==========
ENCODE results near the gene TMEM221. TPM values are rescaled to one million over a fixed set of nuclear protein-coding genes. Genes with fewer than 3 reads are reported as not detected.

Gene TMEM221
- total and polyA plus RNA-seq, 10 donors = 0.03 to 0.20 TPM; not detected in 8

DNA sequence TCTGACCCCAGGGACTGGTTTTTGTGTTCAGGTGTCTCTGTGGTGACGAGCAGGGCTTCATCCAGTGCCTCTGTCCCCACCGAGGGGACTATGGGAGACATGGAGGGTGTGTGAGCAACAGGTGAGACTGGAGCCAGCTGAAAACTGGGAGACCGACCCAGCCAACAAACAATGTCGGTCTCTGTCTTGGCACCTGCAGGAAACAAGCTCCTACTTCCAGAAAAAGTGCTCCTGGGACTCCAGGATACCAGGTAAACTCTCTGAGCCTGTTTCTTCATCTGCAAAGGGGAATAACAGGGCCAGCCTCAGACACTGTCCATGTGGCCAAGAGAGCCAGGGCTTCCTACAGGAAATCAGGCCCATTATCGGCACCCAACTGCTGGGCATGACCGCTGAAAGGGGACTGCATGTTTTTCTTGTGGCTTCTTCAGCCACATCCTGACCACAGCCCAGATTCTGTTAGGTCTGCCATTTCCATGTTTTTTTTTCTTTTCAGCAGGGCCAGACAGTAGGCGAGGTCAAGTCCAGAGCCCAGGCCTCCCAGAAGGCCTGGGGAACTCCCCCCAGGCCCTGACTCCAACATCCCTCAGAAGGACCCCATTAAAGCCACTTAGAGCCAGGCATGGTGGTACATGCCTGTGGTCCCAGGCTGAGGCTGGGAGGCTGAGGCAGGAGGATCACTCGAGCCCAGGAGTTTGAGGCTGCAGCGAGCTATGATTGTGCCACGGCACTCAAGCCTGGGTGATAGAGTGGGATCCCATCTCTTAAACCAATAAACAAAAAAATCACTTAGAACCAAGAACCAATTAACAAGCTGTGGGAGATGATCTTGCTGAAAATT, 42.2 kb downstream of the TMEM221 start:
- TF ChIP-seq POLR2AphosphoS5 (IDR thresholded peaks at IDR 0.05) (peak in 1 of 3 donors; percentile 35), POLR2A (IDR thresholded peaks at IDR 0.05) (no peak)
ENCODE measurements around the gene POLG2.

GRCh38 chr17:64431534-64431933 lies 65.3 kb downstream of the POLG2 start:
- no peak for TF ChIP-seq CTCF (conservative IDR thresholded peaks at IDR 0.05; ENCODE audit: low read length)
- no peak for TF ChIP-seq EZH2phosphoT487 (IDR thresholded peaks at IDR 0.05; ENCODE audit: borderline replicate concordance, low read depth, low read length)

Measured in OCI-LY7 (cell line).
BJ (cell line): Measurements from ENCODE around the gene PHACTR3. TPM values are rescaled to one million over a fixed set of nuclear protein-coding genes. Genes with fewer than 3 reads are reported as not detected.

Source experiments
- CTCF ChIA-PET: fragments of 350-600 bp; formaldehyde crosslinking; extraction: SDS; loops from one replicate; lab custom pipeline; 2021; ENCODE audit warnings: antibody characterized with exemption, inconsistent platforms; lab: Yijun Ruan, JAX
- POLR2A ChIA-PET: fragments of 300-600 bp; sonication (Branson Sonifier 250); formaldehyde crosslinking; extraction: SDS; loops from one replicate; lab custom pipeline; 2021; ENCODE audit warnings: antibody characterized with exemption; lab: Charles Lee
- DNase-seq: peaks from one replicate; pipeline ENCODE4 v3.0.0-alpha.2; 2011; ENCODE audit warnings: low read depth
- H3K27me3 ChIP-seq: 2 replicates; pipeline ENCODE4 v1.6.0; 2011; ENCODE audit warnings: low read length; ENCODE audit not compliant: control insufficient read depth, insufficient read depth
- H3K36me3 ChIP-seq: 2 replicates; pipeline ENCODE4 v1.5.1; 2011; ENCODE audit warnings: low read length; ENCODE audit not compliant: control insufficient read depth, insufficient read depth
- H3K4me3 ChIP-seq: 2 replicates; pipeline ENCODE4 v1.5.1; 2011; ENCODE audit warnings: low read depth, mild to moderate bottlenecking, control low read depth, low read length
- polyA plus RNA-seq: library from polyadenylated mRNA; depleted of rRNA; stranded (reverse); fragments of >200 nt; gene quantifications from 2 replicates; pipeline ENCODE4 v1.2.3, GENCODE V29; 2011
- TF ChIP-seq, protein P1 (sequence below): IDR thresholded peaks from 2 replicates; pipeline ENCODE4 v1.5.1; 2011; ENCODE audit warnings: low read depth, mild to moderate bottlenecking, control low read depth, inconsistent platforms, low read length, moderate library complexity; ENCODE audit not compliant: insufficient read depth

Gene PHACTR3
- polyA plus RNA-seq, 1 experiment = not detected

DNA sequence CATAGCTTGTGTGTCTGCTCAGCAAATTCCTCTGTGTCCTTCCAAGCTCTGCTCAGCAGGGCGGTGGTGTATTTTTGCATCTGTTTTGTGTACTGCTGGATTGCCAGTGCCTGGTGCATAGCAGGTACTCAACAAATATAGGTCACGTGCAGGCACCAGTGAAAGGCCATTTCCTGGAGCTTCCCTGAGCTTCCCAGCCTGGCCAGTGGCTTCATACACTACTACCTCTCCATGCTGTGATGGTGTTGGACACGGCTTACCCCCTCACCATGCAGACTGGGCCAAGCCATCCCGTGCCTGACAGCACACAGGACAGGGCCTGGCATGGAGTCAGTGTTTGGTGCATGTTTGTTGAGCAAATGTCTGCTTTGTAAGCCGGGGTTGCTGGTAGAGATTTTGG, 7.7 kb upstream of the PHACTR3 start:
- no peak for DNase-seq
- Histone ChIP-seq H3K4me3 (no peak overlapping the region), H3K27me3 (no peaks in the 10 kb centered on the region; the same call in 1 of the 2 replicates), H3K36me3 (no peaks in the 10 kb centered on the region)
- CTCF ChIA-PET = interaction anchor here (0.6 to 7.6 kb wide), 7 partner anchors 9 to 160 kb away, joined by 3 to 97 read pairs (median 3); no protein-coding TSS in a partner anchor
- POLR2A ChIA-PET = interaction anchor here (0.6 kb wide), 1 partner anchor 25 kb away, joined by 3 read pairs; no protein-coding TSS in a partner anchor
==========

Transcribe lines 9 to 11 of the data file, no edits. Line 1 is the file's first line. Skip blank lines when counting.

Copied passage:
- no peak for TF ChIP-seq EZH2phosphoT487 (IDR thresholded peaks at IDR 0.05; ENCODE audit: borderline replicate concordance, low read depth, low read length)

Measured in OCI-LY7 (cell line).
BJ (cell line): Measurements from ENCODE around the gene PHACTR3. TPM values are rescaled to one million over a fixed set of nuclear protein-coding genes. Genes with fewer than 3 reads are reported as not detected.